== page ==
One or two medium sized fly boxes filled with a varied selection of flies from the below list will be more than enough to get you started. Fish with flies you are comfortable casting given the conditions on the day. Lefty’s deceivers are a great all round fly for many species, the go to pattern for many anglers.
- Rays flies.
Line Tray .
Line nips & hook removal tools.
Spare leaders, tippet & braided loops.
Lightweight Waders & Jacket.
I hope this brief overview was of assistance to you. If you have any further questions send a email or alternatively you can take part in a SWFF workshop.
Conditions today were challenging but rewarding as the photo below shows a nice rainbow trout which weighed in at 6 lbs. All too often the anglers who ‘get out there’ in such conditions are duly rewarded. Once there is a reasonable chance of catching a fish in a safe environment its well worth a go, often the best fishing is had when no other anglers are about.
The fly that caught the above fish Is a Damsel variation which I tied up last week which has caught a lot of fish since, a combination of several successful patterns which worked over time I combined to create a fly that is working pretty well so far!
The fish above amongst others landed fought superbly on #5 weight tackle but by increasing leader strength slightly to 8lbs it means you can land the fish that bit faster to keep its stress to a minimum to aid recovery. A lovely fish that has certainly been in this water a few winters growing naturally. Some quick pictures and off it went to fight another day.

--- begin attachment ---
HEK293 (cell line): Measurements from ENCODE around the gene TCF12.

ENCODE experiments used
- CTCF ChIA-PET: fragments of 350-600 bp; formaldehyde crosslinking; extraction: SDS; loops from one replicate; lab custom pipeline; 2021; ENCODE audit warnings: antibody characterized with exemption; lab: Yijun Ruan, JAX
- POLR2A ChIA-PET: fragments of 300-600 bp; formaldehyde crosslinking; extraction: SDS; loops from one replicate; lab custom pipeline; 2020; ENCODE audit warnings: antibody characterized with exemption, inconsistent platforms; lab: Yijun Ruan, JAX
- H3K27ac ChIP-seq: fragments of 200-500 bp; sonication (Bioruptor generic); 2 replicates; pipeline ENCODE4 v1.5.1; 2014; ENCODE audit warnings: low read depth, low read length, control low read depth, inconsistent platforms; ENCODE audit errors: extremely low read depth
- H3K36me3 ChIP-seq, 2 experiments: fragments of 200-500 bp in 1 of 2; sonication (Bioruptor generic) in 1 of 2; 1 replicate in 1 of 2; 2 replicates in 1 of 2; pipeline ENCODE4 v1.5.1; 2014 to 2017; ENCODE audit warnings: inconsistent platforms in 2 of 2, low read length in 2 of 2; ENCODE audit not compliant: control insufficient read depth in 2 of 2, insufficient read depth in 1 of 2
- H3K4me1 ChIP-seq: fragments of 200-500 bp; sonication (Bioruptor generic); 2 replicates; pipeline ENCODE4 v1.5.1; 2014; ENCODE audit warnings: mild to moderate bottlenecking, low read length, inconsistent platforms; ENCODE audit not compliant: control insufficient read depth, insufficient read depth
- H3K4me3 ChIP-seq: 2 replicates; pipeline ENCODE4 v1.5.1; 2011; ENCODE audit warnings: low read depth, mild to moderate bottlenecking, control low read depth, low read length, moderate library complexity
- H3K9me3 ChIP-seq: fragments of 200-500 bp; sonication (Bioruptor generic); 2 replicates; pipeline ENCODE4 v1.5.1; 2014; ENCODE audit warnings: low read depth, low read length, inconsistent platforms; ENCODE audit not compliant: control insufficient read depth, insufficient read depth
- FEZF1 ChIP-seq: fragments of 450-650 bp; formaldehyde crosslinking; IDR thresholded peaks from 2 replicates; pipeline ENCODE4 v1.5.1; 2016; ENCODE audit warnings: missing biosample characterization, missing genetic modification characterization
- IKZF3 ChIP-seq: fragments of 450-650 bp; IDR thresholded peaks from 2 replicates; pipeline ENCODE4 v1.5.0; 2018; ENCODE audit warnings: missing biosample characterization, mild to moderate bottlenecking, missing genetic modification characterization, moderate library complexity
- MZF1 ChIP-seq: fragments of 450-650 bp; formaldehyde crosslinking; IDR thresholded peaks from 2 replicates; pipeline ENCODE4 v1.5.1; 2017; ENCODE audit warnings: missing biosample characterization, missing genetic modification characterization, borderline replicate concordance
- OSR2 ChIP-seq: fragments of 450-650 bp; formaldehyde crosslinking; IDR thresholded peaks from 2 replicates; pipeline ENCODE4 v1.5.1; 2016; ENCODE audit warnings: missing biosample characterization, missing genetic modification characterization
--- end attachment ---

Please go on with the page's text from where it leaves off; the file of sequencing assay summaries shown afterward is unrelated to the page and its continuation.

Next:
If you would like to learn how to fly fish or indeed further develop your existing skills get in touch to create your bespoke workshop. Location can be arranged to suit your needs, any queries will be answered promptly.
Long bright evenings are slowly approaching with the water temperatures rising also the fish are becoming much more active. Air temperatures are below average for the time of year which made for some very enjoyable early morning and late evening sessions recently.
Stocked stillwater fisheries make for some exciting sport all year round and are readily available throughout the country. Many of these fisheries are spring fed or have some source of natural water flowing into them so as a result they also might hold native fish.
Where possible fishing light tackle is the route I generally choose regardless of target species. Fishing a 3/4 weight or 4/5 weight rod in stocked fisheries might seem too light to many people but I find such equipment a pleasure to fish with and perfectly practical for most fisheries.
The # 4/5 Airflo setup was utilised greatly on recent sessions with floating or slow sinking weight forward lines, 6 lbs leader with fly choice being a variety of small beaded nymphs all tied to represent each areas natural available food life. Short fan casts covering all areas retrieved using a slow figure of eight worked in most cases with fish taking furiously and fighting extremely hard all the way to the net. Mostly well built rainbows with some nice browns landed for good measure ensured we were busy and quite content anglers.
Taking great notice of surrounding activity and putting observations into action can improve your results greatly. If you are struggling but do manage to catch a fish and intend keeping it perhaps use a marrow spoon to inspect what the fish was feeding on prior to taking your fly.
If you would like to learn more about this type of fishing by taking part in a Workshop get in touch using the contact page to arrange your bespoke package at a location and time to suit your needs.